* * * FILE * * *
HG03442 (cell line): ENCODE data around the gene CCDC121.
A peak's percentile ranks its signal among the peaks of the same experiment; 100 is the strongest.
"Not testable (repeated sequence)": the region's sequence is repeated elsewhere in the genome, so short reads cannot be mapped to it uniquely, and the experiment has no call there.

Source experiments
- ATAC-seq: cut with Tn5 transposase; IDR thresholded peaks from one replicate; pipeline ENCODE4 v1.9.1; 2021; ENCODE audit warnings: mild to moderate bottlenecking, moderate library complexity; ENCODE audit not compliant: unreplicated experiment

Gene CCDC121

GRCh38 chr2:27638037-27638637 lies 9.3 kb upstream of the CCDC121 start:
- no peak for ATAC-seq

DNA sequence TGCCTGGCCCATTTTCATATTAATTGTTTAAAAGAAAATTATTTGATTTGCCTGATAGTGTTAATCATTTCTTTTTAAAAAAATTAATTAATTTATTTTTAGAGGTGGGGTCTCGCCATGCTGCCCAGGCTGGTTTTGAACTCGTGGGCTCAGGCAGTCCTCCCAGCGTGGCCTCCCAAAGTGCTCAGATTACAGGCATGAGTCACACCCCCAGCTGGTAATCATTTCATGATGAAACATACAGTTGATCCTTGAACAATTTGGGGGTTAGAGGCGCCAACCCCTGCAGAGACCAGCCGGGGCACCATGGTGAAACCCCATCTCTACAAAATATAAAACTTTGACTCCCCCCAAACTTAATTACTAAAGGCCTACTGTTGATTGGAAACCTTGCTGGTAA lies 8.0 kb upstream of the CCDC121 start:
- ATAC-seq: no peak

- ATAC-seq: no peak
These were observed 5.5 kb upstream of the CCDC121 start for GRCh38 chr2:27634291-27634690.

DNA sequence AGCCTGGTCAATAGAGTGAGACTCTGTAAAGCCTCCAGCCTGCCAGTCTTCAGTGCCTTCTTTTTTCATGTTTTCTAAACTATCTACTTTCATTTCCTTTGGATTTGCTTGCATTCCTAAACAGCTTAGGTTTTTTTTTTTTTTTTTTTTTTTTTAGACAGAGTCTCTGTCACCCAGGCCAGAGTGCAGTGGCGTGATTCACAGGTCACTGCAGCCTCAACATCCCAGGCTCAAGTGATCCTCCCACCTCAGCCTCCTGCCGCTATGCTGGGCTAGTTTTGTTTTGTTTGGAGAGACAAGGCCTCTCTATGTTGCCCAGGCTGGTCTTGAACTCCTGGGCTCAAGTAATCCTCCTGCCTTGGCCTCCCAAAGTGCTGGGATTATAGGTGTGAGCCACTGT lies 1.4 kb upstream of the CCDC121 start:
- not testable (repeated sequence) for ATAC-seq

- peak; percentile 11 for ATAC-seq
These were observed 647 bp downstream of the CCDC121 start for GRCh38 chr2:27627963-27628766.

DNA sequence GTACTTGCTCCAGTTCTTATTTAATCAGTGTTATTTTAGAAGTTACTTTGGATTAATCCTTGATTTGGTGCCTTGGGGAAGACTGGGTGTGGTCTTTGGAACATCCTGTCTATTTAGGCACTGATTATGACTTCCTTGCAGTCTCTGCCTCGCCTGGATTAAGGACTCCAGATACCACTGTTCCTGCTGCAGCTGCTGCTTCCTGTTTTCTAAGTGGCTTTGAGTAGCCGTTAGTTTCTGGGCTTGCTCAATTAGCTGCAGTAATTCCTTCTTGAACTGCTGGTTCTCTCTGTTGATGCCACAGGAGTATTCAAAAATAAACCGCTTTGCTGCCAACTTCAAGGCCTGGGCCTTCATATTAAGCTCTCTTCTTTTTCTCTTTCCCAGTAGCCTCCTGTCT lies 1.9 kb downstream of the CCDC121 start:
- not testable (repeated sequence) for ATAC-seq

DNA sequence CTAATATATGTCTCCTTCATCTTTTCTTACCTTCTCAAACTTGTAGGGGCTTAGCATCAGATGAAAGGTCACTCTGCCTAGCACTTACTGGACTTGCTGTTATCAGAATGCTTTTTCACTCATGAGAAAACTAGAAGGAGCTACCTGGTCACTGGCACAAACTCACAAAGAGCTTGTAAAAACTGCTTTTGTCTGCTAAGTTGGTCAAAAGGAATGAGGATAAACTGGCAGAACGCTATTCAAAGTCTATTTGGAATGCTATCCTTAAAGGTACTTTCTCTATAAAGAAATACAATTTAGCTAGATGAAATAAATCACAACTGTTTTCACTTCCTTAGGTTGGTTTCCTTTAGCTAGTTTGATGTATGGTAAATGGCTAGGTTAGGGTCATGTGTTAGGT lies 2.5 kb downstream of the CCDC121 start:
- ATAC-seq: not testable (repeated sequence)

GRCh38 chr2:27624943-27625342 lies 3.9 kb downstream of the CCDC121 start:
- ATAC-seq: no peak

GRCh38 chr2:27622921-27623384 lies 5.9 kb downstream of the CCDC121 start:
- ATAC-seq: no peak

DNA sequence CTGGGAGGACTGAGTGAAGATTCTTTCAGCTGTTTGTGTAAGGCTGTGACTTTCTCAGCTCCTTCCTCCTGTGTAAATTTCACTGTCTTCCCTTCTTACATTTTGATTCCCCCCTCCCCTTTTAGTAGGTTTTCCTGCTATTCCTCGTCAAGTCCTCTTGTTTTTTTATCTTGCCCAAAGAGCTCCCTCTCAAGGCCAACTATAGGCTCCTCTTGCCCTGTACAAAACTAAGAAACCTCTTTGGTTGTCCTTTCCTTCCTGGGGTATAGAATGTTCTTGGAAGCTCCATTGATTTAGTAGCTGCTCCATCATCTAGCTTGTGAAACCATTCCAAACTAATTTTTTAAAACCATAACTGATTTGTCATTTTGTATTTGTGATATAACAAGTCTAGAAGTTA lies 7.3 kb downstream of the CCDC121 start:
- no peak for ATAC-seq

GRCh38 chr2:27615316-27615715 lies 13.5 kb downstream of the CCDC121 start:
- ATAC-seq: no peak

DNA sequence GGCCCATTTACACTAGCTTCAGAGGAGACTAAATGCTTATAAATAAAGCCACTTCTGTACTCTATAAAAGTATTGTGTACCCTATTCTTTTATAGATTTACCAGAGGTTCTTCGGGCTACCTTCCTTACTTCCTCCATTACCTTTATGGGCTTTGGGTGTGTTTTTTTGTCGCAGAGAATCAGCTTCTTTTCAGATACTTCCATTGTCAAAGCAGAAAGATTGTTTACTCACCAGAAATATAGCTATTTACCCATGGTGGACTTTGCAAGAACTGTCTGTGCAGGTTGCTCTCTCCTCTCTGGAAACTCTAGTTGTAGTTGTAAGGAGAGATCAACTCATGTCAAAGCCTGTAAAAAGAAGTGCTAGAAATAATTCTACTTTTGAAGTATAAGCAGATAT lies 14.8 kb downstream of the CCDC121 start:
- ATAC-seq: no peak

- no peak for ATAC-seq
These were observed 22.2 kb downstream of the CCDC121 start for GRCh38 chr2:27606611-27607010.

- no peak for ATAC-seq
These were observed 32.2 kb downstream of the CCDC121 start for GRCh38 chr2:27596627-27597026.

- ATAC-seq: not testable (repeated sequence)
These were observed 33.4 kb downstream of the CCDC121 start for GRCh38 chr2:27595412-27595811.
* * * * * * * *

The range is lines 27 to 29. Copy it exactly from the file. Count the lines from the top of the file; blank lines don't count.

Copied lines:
GRCh38 chr2:27615316-27615715 lies 13.5 kb downstream of the CCDC121 start:
- ATAC-seq: no peak

DNA sequence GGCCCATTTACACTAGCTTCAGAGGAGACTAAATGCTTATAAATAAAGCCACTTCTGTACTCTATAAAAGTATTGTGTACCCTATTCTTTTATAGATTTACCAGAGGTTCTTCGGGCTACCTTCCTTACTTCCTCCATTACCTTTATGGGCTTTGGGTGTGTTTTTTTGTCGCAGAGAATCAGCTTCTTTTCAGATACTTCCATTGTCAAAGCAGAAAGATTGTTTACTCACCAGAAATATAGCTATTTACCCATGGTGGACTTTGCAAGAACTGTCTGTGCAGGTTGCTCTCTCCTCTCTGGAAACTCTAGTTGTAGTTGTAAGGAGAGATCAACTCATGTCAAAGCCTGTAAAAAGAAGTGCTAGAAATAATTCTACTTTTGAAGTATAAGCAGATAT lies 14.8 kb downstream of the CCDC121 start: